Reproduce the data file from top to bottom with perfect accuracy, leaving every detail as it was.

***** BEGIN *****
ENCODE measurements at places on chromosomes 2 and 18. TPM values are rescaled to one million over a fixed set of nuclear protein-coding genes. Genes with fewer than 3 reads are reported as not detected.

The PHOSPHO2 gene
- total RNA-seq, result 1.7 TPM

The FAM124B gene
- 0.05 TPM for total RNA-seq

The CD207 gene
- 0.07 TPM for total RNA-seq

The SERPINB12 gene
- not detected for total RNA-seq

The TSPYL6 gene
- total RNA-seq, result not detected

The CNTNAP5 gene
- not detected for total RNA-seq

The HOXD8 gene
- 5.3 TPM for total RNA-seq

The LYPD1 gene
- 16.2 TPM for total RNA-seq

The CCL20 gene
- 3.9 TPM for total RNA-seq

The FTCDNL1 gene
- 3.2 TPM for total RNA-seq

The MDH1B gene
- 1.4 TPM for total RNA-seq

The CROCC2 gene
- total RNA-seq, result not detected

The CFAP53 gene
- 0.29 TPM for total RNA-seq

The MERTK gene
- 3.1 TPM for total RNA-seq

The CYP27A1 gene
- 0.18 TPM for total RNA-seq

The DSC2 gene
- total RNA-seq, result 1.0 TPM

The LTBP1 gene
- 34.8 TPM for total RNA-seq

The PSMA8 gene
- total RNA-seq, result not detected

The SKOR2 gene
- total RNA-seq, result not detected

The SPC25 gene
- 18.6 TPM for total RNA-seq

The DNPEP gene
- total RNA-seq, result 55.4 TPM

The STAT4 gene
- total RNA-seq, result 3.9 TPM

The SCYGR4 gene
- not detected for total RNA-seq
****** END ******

ENCODE measurements at places on chromosomes 2 and 18. TPM values are rescaled to one million over a fixed set of nuclear protein-coding genes. Genes with fewer than 3 reads are reported as not detected.

The PHOSPHO2 gene
- total RNA-seq, result 1.7 TPM

The FAM124B gene
- 0.05 TPM for total RNA-seq

The CD207 gene
- 0.07 TPM for total RNA-seq

The SERPINB12 gene
- not detected for total RNA-seq

The TSPYL6 gene
- total RNA-seq, result not detected

The CNTNAP5 gene
- not detected for total RNA-seq

The HOXD8 gene
- 5.3 TPM for total RNA-seq

The LYPD1 gene
- 16.2 TPM for total RNA-seq

The CCL20 gene
- 3.9 TPM for total RNA-seq

The FTCDNL1 gene
- 3.2 TPM for total RNA-seq

The MDH1B gene
- 1.4 TPM for total RNA-seq

The CROCC2 gene
- total RNA-seq, result not detected

The CFAP53 gene
- 0.29 TPM for total RNA-seq

The MERTK gene
- 3.1 TPM for total RNA-seq

The CYP27A1 gene
- 0.18 TPM for total RNA-seq

The DSC2 gene
- total RNA-seq, result 1.0 TPM

The LTBP1 gene
- 34.8 TPM for total RNA-seq

The PSMA8 gene
- total RNA-seq, result not detected

The SKOR2 gene
- total RNA-seq, result not detected

The SPC25 gene
- 18.6 TPM for total RNA-seq

The DNPEP gene
- total RNA-seq, result 55.4 TPM

The STAT4 gene
- total RNA-seq, result 3.9 TPM

The SCYGR4 gene
- not detected for total RNA-seq